The research finds that loneliness experienced in the UK represents a significant cost to UK employers, both via its impacts on the health of employees and those they care for, and via its impacts on employee wellbeing and thus on productivity and staff turnover.

In the past decade, loneliness has increasingly come to be regarded as a serious issue affecting wellbeing, health, and a range of other outcomes. Loneliness is a related, but distinct concept from social isolation, focusing on how people feel about their contact with other people. Whilst many people may experience loneliness from time to time, when individuals feel lonely most, or all of the time, the implications in terms of wellbeing and health can be serious. Our focus in this study is on this form of ‘extreme’ loneliness.

While loneliness is often discussed as an issue relating to older people, studies have shown that loneliness can and does affect people across all age groups. A conservative estimate suggests just over 1 million workers experience loneliness in the UK.

To estimate the costs of loneliness to employers, we have consulted the published academic literature which examines the relationships between loneliness and wellbeing and health outcomes, as well as studies which examine the associations between these wellbeing and health outcomes and impacts on employers. We have also used published national statistics on aspects of employment to produce the costs of these impacts.

Solitary chair

Image credit: Akemi

We have brought this evidence together in a person-centred impact model quantifying the annual costs to employers of loneliness. The model takes a prevalence-based approach, looking at all cases of loneliness in the relevant populations. It comprises four key pathways:

  1. The impact of loneliness on employee health outcomes and the costs of the associated sickness absence. We used evidence on the links between loneliness and depression, coronary heart disease, and stroke, and estimated the costs to employers of the proportion of sickness absence due to these conditions which could be attributed to loneliness at £20 million.
  2. The impact of loneliness on the health of those who are cared for by friends or relatives in work, and the costs to employers of the associated caring activity by employees. We used evidence on the links between loneliness and depression and dementia, and on the number and costs of working carers, to estimate the costs to employers of caring activity by employees caring for people whose health conditions can be attributed to loneliness. We estimated this at £220 million.
  3. The impact of loneliness on employee wellbeing, and the costs to employees of the related reduction in productivity. We used evidence on the relationship between loneliness and employee wellbeing, and on employee wellbeing and productivity, to estimate the reduction in productivity attributable to loneliness. Using data on average output per employee, we estimated this to cost business £665 million.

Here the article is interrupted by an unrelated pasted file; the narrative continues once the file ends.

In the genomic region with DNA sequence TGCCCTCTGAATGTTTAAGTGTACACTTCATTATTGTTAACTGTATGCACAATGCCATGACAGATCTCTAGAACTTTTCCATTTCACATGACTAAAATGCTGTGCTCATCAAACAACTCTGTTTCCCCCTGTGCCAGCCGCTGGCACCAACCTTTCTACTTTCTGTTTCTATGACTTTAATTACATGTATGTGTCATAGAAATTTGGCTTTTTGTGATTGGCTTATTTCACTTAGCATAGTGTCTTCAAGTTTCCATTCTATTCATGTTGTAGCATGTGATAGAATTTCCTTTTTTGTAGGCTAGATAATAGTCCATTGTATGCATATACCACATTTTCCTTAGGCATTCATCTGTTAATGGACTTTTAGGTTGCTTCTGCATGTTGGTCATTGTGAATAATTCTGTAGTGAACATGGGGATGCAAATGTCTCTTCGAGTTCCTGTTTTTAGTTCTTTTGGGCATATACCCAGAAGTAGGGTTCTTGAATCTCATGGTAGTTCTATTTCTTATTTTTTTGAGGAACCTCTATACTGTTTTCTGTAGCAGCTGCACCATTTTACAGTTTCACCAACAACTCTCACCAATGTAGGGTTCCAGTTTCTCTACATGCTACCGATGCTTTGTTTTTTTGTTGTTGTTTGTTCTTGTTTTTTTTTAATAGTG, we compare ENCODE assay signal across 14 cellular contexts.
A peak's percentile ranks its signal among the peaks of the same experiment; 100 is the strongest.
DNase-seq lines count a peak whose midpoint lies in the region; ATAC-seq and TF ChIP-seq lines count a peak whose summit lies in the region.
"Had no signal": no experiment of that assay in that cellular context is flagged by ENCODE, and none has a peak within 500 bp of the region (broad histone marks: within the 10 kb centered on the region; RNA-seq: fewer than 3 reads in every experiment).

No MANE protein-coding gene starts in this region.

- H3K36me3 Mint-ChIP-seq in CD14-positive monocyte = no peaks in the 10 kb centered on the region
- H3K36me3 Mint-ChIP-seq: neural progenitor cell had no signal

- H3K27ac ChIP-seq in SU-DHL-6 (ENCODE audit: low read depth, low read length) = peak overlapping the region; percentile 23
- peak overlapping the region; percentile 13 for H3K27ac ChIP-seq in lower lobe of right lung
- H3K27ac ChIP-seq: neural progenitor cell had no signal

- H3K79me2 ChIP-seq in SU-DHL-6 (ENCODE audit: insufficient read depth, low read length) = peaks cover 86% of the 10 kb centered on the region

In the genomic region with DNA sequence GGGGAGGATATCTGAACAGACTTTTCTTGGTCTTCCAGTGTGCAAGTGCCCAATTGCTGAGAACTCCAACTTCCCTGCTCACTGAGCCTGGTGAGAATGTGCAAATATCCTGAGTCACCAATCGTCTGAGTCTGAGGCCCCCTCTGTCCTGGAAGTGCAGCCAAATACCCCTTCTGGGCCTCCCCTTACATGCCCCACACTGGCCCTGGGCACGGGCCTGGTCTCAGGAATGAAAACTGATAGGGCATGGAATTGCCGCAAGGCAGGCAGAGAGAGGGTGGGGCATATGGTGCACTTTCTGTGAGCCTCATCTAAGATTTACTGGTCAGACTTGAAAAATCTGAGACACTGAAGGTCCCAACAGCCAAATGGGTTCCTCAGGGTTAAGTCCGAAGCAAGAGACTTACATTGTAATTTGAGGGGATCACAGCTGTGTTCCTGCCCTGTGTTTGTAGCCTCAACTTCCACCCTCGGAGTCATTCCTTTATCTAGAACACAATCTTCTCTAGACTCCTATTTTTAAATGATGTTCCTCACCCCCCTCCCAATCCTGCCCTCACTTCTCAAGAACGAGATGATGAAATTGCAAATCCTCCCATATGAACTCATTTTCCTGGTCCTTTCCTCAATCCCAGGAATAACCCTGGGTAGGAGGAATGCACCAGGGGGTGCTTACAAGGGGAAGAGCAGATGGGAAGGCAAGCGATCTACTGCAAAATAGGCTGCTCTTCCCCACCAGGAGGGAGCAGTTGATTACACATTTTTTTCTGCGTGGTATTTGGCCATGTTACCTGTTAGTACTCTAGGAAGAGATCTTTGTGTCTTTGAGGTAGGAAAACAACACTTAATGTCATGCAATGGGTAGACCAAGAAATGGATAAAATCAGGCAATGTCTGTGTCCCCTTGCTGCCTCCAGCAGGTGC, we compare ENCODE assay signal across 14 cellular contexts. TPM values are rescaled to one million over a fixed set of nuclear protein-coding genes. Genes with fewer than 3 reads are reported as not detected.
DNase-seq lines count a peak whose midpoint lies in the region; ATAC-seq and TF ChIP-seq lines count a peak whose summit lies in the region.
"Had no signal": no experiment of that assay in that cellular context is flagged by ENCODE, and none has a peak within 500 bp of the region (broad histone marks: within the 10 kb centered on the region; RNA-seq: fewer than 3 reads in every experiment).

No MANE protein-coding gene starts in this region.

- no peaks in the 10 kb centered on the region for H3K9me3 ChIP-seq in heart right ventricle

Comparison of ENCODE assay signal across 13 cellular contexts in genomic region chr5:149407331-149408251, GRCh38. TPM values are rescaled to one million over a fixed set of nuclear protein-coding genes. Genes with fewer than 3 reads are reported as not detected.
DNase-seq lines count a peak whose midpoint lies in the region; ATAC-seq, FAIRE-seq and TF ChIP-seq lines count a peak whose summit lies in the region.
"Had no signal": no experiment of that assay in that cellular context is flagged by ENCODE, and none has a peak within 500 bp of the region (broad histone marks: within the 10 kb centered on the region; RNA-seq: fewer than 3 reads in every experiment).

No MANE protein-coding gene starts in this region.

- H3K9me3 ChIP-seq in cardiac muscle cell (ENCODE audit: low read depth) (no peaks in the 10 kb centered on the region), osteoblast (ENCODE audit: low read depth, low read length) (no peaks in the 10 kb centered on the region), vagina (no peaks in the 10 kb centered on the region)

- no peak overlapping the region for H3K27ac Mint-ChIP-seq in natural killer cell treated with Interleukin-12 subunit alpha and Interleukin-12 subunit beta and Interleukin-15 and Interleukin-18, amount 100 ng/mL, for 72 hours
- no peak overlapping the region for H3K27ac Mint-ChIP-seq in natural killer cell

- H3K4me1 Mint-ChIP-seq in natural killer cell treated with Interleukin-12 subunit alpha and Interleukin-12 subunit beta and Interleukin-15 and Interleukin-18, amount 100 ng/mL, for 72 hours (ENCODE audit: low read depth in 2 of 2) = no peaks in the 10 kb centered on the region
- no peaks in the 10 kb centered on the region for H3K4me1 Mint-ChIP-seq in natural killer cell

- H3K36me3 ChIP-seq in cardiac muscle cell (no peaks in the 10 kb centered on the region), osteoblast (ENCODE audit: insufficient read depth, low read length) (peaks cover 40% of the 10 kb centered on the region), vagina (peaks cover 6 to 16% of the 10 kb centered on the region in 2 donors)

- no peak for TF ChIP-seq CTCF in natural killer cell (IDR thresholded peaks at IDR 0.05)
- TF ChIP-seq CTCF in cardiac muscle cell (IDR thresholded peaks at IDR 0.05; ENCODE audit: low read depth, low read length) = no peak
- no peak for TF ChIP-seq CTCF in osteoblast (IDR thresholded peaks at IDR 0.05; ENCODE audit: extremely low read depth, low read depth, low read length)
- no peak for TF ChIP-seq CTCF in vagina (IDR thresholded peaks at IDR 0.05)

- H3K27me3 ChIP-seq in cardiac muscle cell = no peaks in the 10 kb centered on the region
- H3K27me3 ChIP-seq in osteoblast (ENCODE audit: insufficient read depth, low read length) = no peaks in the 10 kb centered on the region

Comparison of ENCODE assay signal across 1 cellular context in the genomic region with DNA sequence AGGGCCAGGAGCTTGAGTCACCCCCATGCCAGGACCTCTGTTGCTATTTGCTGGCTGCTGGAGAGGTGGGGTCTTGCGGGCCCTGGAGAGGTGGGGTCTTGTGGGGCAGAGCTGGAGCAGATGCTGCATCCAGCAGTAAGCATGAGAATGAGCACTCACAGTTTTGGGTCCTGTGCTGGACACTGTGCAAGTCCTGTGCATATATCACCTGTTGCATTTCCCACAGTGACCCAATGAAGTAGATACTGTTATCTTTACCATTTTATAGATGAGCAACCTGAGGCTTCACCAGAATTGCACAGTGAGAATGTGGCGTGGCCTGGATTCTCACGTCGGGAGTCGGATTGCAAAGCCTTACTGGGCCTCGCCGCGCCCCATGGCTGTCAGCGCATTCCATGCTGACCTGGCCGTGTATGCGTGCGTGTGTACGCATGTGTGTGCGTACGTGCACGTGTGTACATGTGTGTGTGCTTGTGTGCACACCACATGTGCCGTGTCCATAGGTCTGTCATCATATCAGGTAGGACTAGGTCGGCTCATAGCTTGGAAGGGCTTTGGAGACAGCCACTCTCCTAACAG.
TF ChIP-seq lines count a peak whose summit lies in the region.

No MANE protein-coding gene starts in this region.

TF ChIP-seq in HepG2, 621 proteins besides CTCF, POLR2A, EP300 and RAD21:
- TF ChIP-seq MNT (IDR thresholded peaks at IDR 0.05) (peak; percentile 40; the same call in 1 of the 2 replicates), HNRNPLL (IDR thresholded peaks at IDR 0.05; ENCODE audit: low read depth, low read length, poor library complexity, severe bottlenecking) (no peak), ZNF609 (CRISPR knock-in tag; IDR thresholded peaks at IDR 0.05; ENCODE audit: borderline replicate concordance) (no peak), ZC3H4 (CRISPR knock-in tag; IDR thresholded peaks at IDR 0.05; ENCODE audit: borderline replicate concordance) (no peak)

4. The impact of loneliness on employee wellbeing, and the costs to employers of the related increase in voluntary staff turnover. We used evidence on the relationship between loneliness and employee wellbeing, and on employee wellbeing and voluntary staff turnover to estimate the costs attributable to loneliness. Using a standard methodology to cost staff turnover, we estimated this cost at £1.62 billion.

The costs from these four pathways produce a total cost to UK employers from loneliness of £2.5 billion per year, which includes £2.1 billion to employers in the private sector.

This result represents a conservative estimate because we have chosen the most conservative assumptions in our model at all relevant decision points.

It is notable that 10% of the total costs are derived from the pathways relating to the impact of loneliness on health, compared to 90% from the pathways related to wellbeing. There are several reasons why the costs of the pathways via health are lower than those via wellbeing. First, the model was limited to looking at those health conditions with only the most robust evidence linking them to loneliness, with future research likely to shed much more light on these relationships. Second, many of the costs of health impacts are borne by the state, rather than by employers, especially for chronic conditions that can be managed with medication. And third, while substantial sickness and caring absence because of loneliness will only affect a small number of employees, the impacts of loneliness on reduced wellbeing and therefore on productivity and voluntary turnover will affect a much larger pool of people.

Our findings of substantial costs from loneliness to UK employers strongly suggest that it is in their interests to take both reactive and preventative approaches to minimise the loneliness of their employees. A key first step will be raising awareness of the issue among employers, so that they understand the business case for addressing loneliness among their employees. This could usefully be linked to the wider evidence on the impact employers can have on overall employee wellbeing, and the ways in which the workplace can act as a positive support for overall wellbeing, and employees’ levels of social support.